What did the sub-dis­trict court rule?

The sub-dis­trict court  used the frame­work of the Supreme Court from the Deliv­eroo rul­ing (see our pre­vi­ous blog about this) to assess wheth­er there was an employ­ment con­tract or an assign­ment agree­ment, with the cent­ral ques­tion being wheth­er the cri­terion of author­ity was met.


Below is an over­view of the sub-dis­trict court’s rul­ing with the key points:


  • The nature and dur­a­tion of the work: the CCO, through her per­son­al hold­ing com­pany, entered into the man­age­ment agree­ment. As CCO, she was ulti­mately respons­ible for the sales and man­age­ment team. The CCO, along with two oth­er dir­ect­ors, formed the man­age­ment team/board. These are all indic­a­tions of entre­pren­eur­ship and thus the exist­ence of an assign­ment agree­ment.
  • The man­ner in which the work and work­ing hours are determ­ined: the CCO was allowed to determ­ine this her­self. It is not a dis­tin­guish­ing cri­terion wheth­er this free­dom of choice also applied to oth­er employ­ees in the com­pany. It is import­ant, how­ever, that no per­form­ance reviews were con­duc­ted with the CCO and she did not receive instruc­tions from the oth­er dir­ect­ors. It also appeared that the CCO com­mu­nic­ated with the oth­er dir­ect­ors on an equal foot­ing and inde­pend­ently man­aged her depart­ment. This indic­ated no sub­or­din­ate pos­i­tion to the oth­er dir­ect­ors. This cri­terion thus points more toward an assign­ment agree­ment rather than an employ­ment con­tract.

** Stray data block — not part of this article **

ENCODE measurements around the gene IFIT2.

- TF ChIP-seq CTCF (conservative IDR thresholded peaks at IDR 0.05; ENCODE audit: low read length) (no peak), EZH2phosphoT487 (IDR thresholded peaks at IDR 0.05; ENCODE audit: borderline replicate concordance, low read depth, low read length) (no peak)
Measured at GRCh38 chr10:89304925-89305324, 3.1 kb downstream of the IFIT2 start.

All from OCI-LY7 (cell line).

• The embed­ding of the work and the activ­it­ies: accord­ing to the sub-dis­trict court , this cri­terion is not dis­tin­guish­ing enough. The dir­ect­or was ulti­mately respons­ible for the sales and mar­ket­ing depart­ment. Her activ­it­ies were part of the core activ­it­ies of the com­pany. This could indic­ate either an assign­ment agree­ment or an employ­ment con­tract.
  • Per­son­al labor: based on the man­age­ment agree­ment, the CCO was in prin­ciple required to per­form the work her­self. How­ever, replace­ment was pos­sible, but this did not occur in prac­tice. Accord­ing to the sub-dis­trict court , it is obvi­ous that a CCO per­forms her tasks per­son­ally, espe­cially since she (togeth­er with the oth­er dir­ect­ors) was respons­ible for the company’s oper­a­tions. So again, this is not a decis­ive cri­terion.